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Least squares approximation of a function?

  1. Mar 29, 2016 #1
    1. The problem statement, all variables and given/known data
    Find the least squares approximation of cos^3(x) by a combination of sin(x) and cos(x) over the interval (0, 2pi)

    2. Relevant equations


    3. The attempt at a solution
    I know how to find a least squares approximation with vectors, but I don't even know how to start with a function? The normal equation wouldn't work here because there are no vectors correct? The answer in the back of the book gives sin (x)+(3/4)cos(x), but I don't even know what that answer means. Please help.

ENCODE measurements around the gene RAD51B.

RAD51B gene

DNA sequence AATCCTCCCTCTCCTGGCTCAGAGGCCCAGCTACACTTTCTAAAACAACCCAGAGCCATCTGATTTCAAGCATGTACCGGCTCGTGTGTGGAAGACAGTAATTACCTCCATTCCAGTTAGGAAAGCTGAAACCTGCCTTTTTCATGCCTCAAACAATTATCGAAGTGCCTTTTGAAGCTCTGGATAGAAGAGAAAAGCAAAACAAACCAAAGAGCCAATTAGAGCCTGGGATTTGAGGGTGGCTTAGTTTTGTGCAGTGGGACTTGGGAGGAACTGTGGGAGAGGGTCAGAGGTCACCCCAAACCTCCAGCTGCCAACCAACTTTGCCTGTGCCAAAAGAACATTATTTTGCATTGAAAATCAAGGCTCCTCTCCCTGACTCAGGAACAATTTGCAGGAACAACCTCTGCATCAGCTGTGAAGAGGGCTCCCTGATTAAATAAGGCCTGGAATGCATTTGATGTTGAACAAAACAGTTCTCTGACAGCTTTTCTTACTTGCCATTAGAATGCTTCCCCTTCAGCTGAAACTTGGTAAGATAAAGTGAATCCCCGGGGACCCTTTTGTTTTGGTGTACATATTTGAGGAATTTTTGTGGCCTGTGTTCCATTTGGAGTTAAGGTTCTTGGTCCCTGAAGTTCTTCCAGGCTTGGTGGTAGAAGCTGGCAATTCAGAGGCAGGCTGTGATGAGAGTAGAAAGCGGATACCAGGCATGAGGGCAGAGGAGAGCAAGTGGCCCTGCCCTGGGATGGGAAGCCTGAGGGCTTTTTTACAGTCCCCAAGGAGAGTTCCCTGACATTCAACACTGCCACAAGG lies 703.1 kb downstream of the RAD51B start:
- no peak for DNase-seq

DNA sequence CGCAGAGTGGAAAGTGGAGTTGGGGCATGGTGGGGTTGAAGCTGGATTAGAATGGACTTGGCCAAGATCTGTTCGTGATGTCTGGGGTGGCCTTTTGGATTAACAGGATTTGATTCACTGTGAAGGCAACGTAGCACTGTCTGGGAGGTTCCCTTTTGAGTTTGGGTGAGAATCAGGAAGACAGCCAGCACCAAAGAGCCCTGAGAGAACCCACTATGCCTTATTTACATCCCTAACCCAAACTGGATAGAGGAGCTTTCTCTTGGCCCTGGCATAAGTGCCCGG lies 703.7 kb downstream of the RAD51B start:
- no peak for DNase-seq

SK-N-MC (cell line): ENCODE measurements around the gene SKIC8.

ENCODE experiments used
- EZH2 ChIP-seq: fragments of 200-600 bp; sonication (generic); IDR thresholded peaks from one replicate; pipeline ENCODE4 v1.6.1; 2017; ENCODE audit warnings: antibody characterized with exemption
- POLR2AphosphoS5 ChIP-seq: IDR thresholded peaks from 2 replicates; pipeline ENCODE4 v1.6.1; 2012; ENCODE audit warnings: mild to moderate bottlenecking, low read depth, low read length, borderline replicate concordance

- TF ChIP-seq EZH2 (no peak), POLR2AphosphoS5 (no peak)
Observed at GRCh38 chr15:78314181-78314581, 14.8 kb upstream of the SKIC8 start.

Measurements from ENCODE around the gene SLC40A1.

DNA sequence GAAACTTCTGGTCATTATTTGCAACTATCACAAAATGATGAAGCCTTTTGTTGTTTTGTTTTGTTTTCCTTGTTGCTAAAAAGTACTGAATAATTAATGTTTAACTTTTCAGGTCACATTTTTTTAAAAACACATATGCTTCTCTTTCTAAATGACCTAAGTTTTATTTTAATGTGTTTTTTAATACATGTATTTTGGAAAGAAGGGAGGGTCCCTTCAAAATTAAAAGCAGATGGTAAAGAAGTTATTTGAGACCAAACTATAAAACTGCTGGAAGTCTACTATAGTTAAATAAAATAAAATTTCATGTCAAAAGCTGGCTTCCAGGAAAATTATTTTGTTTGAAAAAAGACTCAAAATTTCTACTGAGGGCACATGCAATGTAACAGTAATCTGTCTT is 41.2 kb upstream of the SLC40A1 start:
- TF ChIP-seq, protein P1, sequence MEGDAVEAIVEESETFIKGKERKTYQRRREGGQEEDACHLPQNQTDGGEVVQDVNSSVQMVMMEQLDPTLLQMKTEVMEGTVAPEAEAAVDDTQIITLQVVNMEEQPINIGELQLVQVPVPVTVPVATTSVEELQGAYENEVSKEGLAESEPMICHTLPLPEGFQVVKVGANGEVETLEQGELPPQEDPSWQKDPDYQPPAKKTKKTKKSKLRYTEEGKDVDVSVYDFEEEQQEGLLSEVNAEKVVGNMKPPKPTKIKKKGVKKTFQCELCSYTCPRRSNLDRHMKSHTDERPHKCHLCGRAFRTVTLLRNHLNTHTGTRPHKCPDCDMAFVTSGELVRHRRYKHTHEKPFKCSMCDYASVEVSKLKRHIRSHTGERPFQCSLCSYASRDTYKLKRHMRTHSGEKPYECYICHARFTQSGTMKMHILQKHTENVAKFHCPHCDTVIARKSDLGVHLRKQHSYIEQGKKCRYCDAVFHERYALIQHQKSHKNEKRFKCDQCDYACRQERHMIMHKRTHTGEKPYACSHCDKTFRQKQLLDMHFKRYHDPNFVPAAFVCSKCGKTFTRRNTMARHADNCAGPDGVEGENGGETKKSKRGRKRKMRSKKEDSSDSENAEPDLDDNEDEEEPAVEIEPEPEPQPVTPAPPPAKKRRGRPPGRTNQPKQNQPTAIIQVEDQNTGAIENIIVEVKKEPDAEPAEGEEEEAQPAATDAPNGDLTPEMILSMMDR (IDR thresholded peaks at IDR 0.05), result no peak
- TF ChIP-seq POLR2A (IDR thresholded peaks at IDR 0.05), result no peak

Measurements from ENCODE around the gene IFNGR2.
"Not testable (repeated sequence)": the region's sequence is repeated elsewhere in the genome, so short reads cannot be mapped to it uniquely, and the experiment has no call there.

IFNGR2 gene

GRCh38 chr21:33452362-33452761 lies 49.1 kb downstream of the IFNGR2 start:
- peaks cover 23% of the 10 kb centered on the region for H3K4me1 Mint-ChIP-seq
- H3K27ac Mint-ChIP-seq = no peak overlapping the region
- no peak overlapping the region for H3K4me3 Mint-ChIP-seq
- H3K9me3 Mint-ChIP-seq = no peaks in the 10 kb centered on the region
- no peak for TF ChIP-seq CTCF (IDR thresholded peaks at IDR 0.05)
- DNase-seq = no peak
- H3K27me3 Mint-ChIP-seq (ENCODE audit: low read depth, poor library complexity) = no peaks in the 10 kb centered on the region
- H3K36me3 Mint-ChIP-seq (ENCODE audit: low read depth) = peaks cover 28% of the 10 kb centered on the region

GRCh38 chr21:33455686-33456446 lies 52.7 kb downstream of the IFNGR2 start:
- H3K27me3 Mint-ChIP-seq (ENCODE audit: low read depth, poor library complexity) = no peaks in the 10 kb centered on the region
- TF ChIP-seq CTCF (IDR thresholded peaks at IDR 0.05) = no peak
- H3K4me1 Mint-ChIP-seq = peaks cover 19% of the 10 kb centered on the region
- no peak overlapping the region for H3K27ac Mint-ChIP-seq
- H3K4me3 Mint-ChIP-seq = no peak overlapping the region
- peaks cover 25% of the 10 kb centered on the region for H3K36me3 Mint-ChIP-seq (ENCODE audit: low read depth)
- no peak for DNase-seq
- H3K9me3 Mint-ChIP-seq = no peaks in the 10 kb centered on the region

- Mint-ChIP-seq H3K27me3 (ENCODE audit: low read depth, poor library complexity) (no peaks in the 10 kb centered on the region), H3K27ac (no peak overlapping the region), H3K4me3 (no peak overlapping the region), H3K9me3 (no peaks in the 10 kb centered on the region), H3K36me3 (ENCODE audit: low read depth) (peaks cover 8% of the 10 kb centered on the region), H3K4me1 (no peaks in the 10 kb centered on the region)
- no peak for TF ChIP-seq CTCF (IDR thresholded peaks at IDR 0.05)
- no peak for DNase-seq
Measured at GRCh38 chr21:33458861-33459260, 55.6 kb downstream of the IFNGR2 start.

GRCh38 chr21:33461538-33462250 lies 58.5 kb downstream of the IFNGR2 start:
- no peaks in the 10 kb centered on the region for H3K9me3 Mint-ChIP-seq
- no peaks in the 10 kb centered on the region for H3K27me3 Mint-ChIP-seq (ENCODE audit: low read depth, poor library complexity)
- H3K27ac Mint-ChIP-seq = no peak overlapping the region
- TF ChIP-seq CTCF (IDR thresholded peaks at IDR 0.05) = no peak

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  3. Mar 29, 2016 #2

    Simon Bridge

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    You won't be able to do it by folowing a formula... you need to understand what least squares regression is and apply the principle. The formula for vectors should have been derived for you. Note: cos and sin are vectors.

    So if you had an arbitrary vector, ##\vec a## and you needed it in terms of two other vectors ##\vec u## and ##\vec v##... how would you go about it?
     
    Last edited: Mar 29, 2016
  4. Mar 30, 2016 #3

    LCKurtz

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    Perhaps you don't know what the answer means because you don't know the definition of least squares approximations for functions. Surely it is in your text. Or looking here:

    http://homepage.math.uiowa.edu/~atkinson/ftp/ENA_Materials/Overheads/sec_4-7.pdf

    might help you get started. Also, I think your text answer isn't correct.
     
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